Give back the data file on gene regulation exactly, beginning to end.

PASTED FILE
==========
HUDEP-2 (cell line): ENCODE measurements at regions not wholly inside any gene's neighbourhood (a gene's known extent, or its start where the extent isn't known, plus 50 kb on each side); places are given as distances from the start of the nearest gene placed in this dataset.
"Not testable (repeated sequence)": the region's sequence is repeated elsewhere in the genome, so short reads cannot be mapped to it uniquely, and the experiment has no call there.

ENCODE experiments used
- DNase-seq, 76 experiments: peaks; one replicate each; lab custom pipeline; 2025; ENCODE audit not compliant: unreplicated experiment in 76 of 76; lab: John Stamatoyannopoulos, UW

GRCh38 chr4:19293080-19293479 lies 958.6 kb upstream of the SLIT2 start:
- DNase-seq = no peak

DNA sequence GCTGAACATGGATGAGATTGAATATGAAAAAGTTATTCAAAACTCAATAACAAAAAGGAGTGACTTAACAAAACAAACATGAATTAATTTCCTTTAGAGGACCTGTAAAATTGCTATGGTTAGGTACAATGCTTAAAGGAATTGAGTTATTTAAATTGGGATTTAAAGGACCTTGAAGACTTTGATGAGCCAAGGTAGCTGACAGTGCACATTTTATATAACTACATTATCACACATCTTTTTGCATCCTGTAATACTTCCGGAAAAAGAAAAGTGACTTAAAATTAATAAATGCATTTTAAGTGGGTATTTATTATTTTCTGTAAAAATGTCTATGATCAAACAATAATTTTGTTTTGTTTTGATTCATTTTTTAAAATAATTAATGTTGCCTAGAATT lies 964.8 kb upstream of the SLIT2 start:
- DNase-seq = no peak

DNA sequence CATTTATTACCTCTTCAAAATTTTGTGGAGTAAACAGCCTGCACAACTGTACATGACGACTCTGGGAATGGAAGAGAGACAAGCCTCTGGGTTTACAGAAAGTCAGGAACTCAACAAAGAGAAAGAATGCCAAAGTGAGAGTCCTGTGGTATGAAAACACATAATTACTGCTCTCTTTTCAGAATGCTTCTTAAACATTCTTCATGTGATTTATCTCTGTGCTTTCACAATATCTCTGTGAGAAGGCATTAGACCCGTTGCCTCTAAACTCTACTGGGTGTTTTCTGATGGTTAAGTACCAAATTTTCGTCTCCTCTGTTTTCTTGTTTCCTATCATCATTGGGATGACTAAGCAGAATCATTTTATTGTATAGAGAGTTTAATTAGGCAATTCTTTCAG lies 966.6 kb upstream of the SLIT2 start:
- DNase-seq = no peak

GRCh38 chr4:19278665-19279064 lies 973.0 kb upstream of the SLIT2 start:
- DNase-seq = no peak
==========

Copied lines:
HUDEP-2 (cell line): ENCODE measurements at regions not wholly inside any gene's neighbourhood (a gene's known extent, or its start where the extent isn't known, plus 50 kb on each side); places are given as distances from the start of the nearest gene placed in this dataset.
"Not testable (repeated sequence)": the region's sequence is repeated elsewhere in the genome, so short reads cannot be mapped to it uniquely, and the experiment has no call there.

ENCODE experiments used
- DNase-seq, 76 experiments: peaks; one replicate each; lab custom pipeline; 2025; ENCODE audit not compliant: unreplicated experiment in 76 of 76; lab: John Stamatoyannopoulos, UW

GRCh38 chr4:19293080-19293479 lies 958.6 kb upstream of the SLIT2 start:
- DNase-seq = no peak

DNA sequence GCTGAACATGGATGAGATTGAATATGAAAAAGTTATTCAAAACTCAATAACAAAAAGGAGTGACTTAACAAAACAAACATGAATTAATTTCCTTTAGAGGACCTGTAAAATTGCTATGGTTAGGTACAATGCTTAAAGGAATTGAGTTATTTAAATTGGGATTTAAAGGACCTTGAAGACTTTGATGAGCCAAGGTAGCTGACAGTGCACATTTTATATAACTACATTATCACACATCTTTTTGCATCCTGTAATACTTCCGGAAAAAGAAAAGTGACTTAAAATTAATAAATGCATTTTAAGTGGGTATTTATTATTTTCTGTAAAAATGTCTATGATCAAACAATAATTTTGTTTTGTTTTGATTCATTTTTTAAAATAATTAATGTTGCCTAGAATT lies 964.8 kb upstream of the SLIT2 start:
- DNase-seq = no peak

DNA sequence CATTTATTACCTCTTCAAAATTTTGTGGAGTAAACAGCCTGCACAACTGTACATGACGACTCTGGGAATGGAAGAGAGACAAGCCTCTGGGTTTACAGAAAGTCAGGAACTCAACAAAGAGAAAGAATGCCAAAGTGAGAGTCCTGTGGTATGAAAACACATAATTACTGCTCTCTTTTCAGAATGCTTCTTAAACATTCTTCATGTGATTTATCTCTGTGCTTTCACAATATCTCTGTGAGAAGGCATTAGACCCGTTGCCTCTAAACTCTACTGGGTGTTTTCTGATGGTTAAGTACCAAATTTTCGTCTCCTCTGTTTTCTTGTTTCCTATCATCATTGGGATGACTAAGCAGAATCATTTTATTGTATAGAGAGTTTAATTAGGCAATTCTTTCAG lies 966.6 kb upstream of the SLIT2 start:
- DNase-seq = no peak

GRCh38 chr4:19278665-19279064 lies 973.0 kb upstream of the SLIT2 start:
- DNase-seq = no peak